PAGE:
Have a blessed Easter weekend!

Vintage Easter postcard of robin and pussywillow
by Mili Weber (1891-1978)

Purchase 'The good Shepherd' postcard
by Mili Weber (1891-1978) here

Hot Cross Buns for Good Friday

A hot cross bun is a spiced sweet bun made with currants or raisins 
and marked with a cross on the top, traditionally eaten on Good Friday in 
but now available all year round...


In the times of Elizabeth I of England (1592), the London Clerk of Markets 
issued a decree forbidding the sale of hot cross buns and other spiced breads, 
except at burials, on Good Friday, or at Christmas. The punishment for transgressing 
the decree was forfeiture of all the forbidden product to the poor. As a result of this 
decree, hot cross buns at the time were primarily made in home kitchens. Further 
attempts to suppress the sale of these items took place during the reign 
of James I of England/James VI of Scotland (1603-1625)

Need a recipe? Please, go to 'The Culinary Life' and see Stephanie Stiavetti's
'Apricot, Cherry, Cranberry and Cardamom Hot Cross Buns Recipe'

 Hot Cross Buns
New Cries of London Sold by Darton and Harvey 1803

English folklore includes many superstitions surrounding hot cross buns.
One of them says that buns baked and served on Good Friday will not spoil or
grow mouldy during the subsequent year. Another encourages keeping
such a bun for medicinal purposes. A piece of it given to someone
who is ill is said to help them recover

Hot Cross Buns! Hot Cross Buns! 
One a penny, two a penny, Hot Cross Buns. 
Hot Cross Buns! Hot Cross Buns! If you have no 
daughters, give them to your sons.


Walter Crane's illustration for the Hot Cross Bun rhyme
in his 'The Baby's Bouquet' from 1877

 Illustration from a Victorian book called 'Children's Songs With Music'.
The inscription on the inside reads 'Dear Irene, with Grannies best love. Xmas 96'


'Hot Cross Buns' is an English language nursery rhyme,
Easter song and street cry referring to the spiced Hot Cross Bun
associated with Good Friday

The most common modern version is:

Hot cross buns!
Hot cross buns!
One ha' penny, two ha' penny,
Hot cross buns!
If you have no daughters,
Give them to your sons
One ha' penny,
Two ha' penny,
Hot Cross Buns!

The earliest record of the rhyme is in 'Christmas Box',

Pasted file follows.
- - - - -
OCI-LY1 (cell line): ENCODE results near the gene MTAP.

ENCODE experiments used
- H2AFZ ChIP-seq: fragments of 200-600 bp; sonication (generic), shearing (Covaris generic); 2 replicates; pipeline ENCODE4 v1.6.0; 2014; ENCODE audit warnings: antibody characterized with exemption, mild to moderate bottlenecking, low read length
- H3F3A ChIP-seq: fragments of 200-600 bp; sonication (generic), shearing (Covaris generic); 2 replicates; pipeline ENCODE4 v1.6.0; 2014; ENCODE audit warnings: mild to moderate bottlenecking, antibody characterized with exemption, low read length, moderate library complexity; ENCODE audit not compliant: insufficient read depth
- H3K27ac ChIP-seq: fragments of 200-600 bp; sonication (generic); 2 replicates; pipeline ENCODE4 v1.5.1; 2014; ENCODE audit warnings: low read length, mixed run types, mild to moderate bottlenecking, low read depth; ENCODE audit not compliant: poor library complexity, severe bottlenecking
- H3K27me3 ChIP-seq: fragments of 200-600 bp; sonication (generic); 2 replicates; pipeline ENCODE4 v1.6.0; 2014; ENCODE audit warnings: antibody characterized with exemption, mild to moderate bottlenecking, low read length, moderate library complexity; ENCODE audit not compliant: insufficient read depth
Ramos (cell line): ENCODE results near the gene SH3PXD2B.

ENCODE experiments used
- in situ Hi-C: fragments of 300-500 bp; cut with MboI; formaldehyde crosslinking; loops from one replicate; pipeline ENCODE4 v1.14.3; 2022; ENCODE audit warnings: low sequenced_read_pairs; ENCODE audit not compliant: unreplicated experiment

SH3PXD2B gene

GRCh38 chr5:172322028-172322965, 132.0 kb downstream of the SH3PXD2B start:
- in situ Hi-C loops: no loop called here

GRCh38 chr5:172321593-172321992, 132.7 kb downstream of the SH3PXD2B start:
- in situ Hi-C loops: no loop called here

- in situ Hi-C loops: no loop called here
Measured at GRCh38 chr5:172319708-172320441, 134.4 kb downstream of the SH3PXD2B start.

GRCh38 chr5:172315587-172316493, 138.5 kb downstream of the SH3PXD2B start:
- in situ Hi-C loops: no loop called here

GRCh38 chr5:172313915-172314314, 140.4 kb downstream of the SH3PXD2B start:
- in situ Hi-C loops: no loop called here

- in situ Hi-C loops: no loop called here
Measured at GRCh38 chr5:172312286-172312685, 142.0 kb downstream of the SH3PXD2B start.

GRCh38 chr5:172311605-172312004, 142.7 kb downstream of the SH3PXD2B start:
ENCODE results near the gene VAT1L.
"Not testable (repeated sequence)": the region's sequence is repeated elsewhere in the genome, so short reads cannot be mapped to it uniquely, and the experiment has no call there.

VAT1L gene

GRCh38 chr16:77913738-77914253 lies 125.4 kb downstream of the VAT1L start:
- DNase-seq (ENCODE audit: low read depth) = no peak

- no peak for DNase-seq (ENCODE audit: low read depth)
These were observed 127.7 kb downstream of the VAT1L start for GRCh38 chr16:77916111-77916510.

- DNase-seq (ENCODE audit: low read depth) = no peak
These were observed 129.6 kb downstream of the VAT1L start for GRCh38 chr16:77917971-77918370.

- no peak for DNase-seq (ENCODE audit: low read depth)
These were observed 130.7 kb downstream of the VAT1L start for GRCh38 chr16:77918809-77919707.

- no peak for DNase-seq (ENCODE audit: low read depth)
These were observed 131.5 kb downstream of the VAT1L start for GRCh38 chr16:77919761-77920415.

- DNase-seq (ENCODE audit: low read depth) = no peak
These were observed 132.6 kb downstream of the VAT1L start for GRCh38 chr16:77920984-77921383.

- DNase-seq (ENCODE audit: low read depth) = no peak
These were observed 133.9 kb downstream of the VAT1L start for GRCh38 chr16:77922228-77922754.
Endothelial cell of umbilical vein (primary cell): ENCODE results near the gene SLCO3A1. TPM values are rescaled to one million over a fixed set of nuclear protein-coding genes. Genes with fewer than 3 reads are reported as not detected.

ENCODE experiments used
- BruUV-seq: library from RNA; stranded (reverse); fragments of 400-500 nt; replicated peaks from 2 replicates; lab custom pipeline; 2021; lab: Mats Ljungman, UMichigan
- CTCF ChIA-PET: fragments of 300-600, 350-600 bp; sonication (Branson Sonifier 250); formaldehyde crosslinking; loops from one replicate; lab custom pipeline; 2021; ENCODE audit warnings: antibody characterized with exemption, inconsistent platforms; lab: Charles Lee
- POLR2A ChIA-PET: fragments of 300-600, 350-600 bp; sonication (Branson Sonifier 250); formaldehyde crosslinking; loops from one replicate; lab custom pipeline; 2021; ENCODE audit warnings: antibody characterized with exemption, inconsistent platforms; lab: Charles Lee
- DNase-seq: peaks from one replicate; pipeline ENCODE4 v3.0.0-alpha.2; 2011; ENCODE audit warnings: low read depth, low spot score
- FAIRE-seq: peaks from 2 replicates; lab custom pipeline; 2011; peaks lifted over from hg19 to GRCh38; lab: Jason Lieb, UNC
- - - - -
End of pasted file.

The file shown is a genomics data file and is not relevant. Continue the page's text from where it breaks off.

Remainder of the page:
published in London in 1798. However, there are earlier references to
the rhyme as a street cry, for example in Poor Robin's Almanack
for 1733, which noted:

Good Friday come this month, the old woman runs
With one or two a penny hot cross buns


Sheep in pen...

French 15th century. MS Douce 195

Sheep love...

A newly-born lamb snuggles up to a sleeping boy, 16th March 1940

Kiss from a Lamb, Ist January, 1939

Elderly shepherd carrying a lamb and holding a crook, 
taken by Colonel Joseph Gale (ca. 1835-1906) in 1890. The photo
 is called 'Ninety and Nine' - it is a Biblical reference. The Gospel writer, 
Matthew, recounts Jesus' parable, 'The Lost Sheep' - about 
a shepherd with a 100 sheep who goes out...

Ella Logan Meharry and her pet sheep

Children playing in the street, the Azores, 1900s)

Half plate size Daguerreotype of a little girl riding on a ram, ca. 1849

9th January 1937: Lamb being bottle fed by a very young farmer
Photo by Fox Photos/Getty Images

Photograph by Vern C. Gorst taken ca. 1929-1932

May 1936. Farmer of Franklin County, Kansas. 
Medium format nitrate negative by Arthur Rothstein for 
the Farm Security Administration

A lamb jumping over a trough, 1950

Young girl and boy posing with a lamb, ca. 1900-10

Wandą Bibrowicz (1878-1954)

Girl with Lamb, 1920

Embroidered 'British Sheep' brooch

Hand embroidered brooch with british sheep.
This brooch is simply too cute!!

Purchase it here: Oksaniko, Etsy

Adam Bunsch (1896-1969)

 Sheep's Head, 1937

Bees on Apple Blossom, 1946

Girl with lamb

American folk art painting - early or mid-1800s


Happy Easter!

A cute Easter postcard...

Five knit chick toys

 A very special gift for any occasion, five little yellow chicks.
 Perfect for children (or adults!) of any age. Baby and child safe. Cute in 
an Easter basket. The chicks are hand knit in in bright yellow with 
orange felt beak and feet, and stuffed plump

Purchase these little Easter guys here:
Beaded Wire, Etsy

Easter Kewpies...

Kewpies Easter postcard by Rose O'Neill

Rose O'Neill with Kewpie dolls

Rose O'Neill (1874-1944) was an American illustrator, artist, and writer 
who created the popular comic characters, Kewpies. After the growing popularity 
of O'Neill's Kewpie cartoons upon their publication in 1909, the characters were made 
into bisque dolls in 1912 by a German toy company, and later in composition material 
and celluloid. They were wildly popular in the early twentieth century, and are 
considered to be one of the first mass-marketed toys in America

 Girl posing with her Kewpie doll

Kewpie with Easter rabbit

 Kewpie paper doll and her precious bunny Easter outfits

Run...and hooooop!

Off we go...

Baby and five Kewpie dolls in Paris, 1922

David, it takes a flock of chickies...

Kewpie hatches from egg

Photograph of children with their Kewpie dolls

I'm sending you...

May you find Easter Joy...

Walking the pet rabbit..

Mrs. J.R. Band with pet rabbit, Washington, DC, 1911

Old Man Walking His Pet Rabbit. 
Photography by Robert Doisneau

Vintage postcards by Fritz Baumgarten (1883-1966)